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Alabama Counties
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Alabama Counties

Alabama currently has sixty-seven counties. The oldest county, Washington, was created on June 4, 1800, when what is now Alabama was then part of the Mississippi Territory. The newest county is Houston, created on February 9, 1903.

Lowndes County, Alabama History

Lowndes County Education, Geography, and HistoryLowndes County, Alabama Courthouse

Lowndes County is a county of the state of Alabama. Based on the 2010 census, the population was 11,299. The county seat is Hayneville. Lowndes County was created on January 20, 1830 from parts of Butler County, Dallas County and Montgomery County. The county is named in honor of William Lowndes, a member of the United States Congress from South Carolina.

Lowndes County is part of the Montgomery, AL Metropolitan Statistical Area.

Etymology - Origin of Lowndes County Name

The county is named for South Carolina statesman William Lowndes.

Demographics:

County QuickFacts: Census Bureau Quick Facts

Lowndes County History

Lowndes County, Alabama

Lowndes county was formed by an act of the Alabama General Assembly on January 20, 1830. The county was formed from parts of Montgomery, Dallas, and Butler counties. Lowndes County is located in the south-central portion of the state, in the Black Belt. It encompasses 714 square miles.

The county is named for South Carolina statesman William Lowndes. The area has a rich aboriginal history and was a center of plantation life in Alabama. The county seat is Hayneville. Other significant towns include White Hall, Letohatchee, Lowndesboro and Fort Deposit.

Following Reconstruction and years in which blacks continued to be elected to local office, the white-Democrat dominated state legislature gained passage of a new constitution in 1901 that effectively disfranchised most blacks and many poor whites. Requirements were added for payment of a cumulative poll tax before registering to vote, difficult for poor people to manage; and literacy tests (with a provision for a grandfather clause to exempt illiterate white voters from being excluded.) The number of black voters fell dramatically, as did poor white voters.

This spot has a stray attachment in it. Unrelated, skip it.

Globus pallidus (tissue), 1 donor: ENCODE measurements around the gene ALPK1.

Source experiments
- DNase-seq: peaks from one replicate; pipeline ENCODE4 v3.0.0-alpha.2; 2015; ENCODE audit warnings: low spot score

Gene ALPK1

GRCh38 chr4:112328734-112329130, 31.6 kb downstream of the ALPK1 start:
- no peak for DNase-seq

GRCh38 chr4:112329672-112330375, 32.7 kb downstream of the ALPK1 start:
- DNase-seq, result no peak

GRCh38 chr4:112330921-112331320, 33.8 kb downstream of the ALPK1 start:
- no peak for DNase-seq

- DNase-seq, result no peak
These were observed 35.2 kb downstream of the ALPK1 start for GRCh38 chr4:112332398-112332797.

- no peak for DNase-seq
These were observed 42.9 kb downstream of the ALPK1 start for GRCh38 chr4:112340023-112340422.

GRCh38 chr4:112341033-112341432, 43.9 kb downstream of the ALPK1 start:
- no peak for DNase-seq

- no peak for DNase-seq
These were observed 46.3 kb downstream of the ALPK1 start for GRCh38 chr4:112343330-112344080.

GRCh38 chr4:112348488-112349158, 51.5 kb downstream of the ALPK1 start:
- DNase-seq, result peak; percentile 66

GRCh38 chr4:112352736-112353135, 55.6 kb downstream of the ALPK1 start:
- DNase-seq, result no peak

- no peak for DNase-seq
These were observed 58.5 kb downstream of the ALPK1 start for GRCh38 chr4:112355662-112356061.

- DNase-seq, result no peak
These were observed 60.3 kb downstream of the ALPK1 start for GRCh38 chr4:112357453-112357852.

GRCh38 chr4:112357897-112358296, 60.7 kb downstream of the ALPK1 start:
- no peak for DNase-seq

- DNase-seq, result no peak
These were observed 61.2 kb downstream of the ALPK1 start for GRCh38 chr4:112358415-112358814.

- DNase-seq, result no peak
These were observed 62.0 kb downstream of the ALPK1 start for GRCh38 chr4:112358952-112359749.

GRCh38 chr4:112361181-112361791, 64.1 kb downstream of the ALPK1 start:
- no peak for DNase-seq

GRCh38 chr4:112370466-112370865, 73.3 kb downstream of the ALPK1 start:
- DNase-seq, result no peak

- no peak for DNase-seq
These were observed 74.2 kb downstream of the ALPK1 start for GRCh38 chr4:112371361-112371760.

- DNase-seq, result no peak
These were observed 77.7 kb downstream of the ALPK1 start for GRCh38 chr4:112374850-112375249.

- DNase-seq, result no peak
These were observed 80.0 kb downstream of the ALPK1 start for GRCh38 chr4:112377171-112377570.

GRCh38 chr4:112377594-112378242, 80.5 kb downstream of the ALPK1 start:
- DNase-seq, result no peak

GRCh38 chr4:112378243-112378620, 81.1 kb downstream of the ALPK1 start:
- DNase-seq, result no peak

Population has declined by two thirds since the 1900 high of more than 35,000. The effects of mechanization and the boll weevil infestation, which decimated the cotton crops and reduced the need for farm labor in the 1920s and 1930s, caused the loss of jobs. Many blacks left the county in first half of the 20th century, in Great Migration to northern and midwestern industrial cities, where there were work opportunities. Young people continue to leave for towns and cities.

Geography: Land and Water

As reported by the Census Bureau, the county has a total area of 725 square miles (1,880 km2), of which 716 square miles (1,850 km2) is land and 9.2 square miles (24 km2) (1.3%) is water.

The Alabama River and its middle tributaries flow throughout Lowndes County. The Alabama River serves as the unifier of Alabama's eastern and western rivers. More than 144 species of fish have been identified in the Alabama River. The river provides both economic and recreational opportunities for Lowndes County.

Neighboring Counties

Bordering counties are as follows:

  • North: Autauga County
  • East: Montgomery County
  • Southeast: Crenshaw County
  • South: Butler County
  • Southwest: Wilcox County
  • Northwest: Dallas County

Education

Lowndes County is served by Lowndes County Public Schools, which include:

  • Calhoun High School
  • Central Elementary School
  • Central High School
  • Fort Deposit Elementary School
  • Hayneville Middle School
  • Jackson-Steele Elementary School
  • Lowndes County Middle School. 
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